Please ID this Clock ID: Vintage Toll & Courtis Johannesburg Large Fusee Clock

Discussion in 'General Clock Discussions' started by danjard, Feb 11, 2020.

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  1. danjard

    danjard New Member

    Feb 11, 2020
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    Hello,

    I'm hoping someone will be able to shed some light on this vintage clock.

    I have done some research and I believe (but could definitely be wrong!) that it is a fusee clock, that the maker of the clock is Toll & Courtis (I am unable to get in to the case to see what is underneath the hand covering the name) who were a Watch and Jewellery maker in the late 1800's in South Africa.

    The clock face is 18 inches in diameter and due to its large scale and quality I was wondering if it had been for industrial use, possibly a railway station or school?

    I can only find examples of Toll & Courtis pocket watches and have found no examples of clocks made by them.

    If anyone has any information and can share their knowledge with me that would be very much appreciated.

    Thank you.

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  2. bruce linde

    bruce linde Technical Admin
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    Nov 13, 2011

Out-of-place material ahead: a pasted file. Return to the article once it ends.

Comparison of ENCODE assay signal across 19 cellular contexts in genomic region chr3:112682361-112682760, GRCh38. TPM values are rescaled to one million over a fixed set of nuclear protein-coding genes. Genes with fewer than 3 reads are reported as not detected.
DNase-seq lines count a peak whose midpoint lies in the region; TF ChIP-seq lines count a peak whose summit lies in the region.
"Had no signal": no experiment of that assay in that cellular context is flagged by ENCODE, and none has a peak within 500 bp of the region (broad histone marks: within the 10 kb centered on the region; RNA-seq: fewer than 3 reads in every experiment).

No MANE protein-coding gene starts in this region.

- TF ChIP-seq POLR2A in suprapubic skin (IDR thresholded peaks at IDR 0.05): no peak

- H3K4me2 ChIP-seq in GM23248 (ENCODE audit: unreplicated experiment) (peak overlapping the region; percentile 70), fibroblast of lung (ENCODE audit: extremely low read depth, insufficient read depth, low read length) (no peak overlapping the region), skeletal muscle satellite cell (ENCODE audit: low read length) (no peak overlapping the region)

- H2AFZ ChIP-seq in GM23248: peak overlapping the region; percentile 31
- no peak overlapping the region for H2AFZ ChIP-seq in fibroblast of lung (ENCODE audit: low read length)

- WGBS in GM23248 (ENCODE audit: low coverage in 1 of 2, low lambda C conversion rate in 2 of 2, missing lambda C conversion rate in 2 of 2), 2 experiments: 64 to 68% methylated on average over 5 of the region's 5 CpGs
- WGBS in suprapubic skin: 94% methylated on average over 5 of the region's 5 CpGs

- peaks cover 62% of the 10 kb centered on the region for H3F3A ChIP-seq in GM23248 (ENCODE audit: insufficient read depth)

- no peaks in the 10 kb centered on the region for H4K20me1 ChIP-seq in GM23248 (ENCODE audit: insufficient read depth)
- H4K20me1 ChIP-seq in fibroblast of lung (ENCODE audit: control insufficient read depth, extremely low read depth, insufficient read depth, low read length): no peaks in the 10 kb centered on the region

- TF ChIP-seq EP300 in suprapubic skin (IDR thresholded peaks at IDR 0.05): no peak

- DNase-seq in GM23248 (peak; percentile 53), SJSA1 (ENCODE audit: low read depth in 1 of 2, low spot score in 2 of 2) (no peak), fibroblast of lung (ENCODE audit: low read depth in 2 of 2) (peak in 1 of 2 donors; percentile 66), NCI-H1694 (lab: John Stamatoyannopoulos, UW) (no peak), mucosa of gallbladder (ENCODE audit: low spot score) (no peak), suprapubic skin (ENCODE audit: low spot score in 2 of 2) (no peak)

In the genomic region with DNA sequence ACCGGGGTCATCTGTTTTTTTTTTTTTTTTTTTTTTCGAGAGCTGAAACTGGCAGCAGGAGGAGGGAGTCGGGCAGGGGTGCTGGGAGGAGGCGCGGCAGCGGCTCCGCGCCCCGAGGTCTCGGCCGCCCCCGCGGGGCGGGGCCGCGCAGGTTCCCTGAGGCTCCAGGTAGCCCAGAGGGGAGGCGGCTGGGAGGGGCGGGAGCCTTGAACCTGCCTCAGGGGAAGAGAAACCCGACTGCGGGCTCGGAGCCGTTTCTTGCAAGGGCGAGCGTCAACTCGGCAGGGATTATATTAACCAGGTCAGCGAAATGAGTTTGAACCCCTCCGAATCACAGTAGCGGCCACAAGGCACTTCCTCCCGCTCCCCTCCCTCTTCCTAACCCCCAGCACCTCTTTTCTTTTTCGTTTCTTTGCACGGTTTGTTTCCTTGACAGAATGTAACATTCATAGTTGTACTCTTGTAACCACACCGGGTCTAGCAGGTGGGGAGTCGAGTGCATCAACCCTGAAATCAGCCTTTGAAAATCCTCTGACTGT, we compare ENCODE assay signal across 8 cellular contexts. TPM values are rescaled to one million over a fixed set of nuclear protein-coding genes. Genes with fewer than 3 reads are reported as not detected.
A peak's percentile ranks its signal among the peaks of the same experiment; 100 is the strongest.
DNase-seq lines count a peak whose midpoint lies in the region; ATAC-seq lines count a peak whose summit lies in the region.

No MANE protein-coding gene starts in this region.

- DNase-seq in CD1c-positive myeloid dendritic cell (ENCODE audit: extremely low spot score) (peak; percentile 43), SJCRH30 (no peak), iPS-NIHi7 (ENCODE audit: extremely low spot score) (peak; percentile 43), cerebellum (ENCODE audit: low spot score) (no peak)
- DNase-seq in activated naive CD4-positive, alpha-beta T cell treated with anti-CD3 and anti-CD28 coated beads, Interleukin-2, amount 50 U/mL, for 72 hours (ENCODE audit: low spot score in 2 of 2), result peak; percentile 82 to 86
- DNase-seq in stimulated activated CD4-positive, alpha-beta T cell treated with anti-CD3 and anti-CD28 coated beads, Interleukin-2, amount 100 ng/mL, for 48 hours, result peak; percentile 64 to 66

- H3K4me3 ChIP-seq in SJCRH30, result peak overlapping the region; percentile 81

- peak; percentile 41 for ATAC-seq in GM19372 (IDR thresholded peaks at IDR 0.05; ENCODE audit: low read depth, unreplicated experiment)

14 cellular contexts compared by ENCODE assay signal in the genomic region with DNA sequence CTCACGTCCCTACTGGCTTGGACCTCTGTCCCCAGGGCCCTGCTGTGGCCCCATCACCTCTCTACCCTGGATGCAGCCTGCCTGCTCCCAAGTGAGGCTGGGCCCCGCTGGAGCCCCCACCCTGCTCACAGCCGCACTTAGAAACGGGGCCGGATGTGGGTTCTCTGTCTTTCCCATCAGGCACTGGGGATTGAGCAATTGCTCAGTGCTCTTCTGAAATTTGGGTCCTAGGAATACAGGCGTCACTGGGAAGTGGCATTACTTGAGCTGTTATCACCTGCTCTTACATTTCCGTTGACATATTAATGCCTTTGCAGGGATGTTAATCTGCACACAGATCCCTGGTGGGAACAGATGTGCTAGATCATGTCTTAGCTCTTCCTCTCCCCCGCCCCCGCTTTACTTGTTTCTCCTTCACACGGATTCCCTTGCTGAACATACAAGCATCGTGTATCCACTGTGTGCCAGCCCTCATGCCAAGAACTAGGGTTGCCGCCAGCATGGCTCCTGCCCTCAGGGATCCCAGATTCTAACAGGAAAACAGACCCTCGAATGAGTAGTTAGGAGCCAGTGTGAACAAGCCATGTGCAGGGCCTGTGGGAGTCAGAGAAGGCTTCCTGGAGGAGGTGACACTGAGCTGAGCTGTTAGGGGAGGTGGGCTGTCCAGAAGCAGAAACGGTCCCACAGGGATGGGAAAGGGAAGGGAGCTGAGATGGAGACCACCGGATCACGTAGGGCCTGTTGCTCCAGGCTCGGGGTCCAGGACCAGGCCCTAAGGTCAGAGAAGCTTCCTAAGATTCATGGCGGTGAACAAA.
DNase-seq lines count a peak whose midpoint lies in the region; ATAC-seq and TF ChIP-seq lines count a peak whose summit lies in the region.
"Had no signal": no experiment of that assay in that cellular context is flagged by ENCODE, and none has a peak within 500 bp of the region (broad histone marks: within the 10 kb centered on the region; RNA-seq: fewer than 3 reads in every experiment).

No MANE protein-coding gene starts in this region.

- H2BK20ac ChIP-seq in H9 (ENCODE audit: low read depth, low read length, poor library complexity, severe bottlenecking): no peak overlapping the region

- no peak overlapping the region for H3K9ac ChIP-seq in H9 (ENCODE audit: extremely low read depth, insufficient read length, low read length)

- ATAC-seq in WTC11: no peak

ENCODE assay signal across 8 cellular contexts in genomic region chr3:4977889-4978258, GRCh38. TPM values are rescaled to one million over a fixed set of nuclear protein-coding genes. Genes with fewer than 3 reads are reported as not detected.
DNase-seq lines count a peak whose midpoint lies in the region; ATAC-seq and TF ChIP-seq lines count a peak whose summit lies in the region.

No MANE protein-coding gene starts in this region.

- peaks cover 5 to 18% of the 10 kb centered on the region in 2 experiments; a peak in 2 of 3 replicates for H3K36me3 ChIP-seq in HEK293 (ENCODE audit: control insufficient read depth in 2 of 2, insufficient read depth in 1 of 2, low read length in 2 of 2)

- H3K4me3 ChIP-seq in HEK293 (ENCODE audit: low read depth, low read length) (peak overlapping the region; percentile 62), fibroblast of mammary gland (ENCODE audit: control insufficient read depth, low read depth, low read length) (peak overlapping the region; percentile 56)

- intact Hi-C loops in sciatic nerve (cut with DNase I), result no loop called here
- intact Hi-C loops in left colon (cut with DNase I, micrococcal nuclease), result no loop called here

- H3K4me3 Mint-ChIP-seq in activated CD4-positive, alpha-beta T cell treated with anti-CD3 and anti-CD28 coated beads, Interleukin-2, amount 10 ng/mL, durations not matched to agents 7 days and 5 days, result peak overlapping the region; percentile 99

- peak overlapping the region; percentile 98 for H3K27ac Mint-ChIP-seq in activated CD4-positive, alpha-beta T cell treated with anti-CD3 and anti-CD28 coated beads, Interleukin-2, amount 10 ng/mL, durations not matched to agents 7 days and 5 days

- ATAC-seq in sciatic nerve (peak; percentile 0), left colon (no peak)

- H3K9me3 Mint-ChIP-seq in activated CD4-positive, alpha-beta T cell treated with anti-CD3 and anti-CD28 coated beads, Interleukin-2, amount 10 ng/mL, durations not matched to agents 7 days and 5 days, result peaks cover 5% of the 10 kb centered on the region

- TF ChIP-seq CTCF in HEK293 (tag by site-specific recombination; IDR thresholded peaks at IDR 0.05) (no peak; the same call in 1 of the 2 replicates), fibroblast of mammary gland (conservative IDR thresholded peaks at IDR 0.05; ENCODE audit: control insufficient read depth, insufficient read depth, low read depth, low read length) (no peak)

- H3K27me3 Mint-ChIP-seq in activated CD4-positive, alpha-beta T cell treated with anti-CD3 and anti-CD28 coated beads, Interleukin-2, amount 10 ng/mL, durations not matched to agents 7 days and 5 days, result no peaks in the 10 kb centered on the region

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    what it says on the dial may or may not have anything to do with who made it... it could have been purchased for their shop, and the name added.

    why are you not able to get into the case? remove the pendulum from the side door and then lay it on its back before removing the four round wood pegs that hold the dial/bezel/movement assembly in place... and then you can lift off the front and take some better photos of the movement. from there, you could also remove the hands and you''ll see how to unpin the dial from the movement.
     
  3. danjard

    danjard New Member

    Feb 11, 2020
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    I am so new to this I wasn't sure how to open up the clock, I have done so after taking your advice and photos are attached. Thank you for your help!


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  4. bruce linde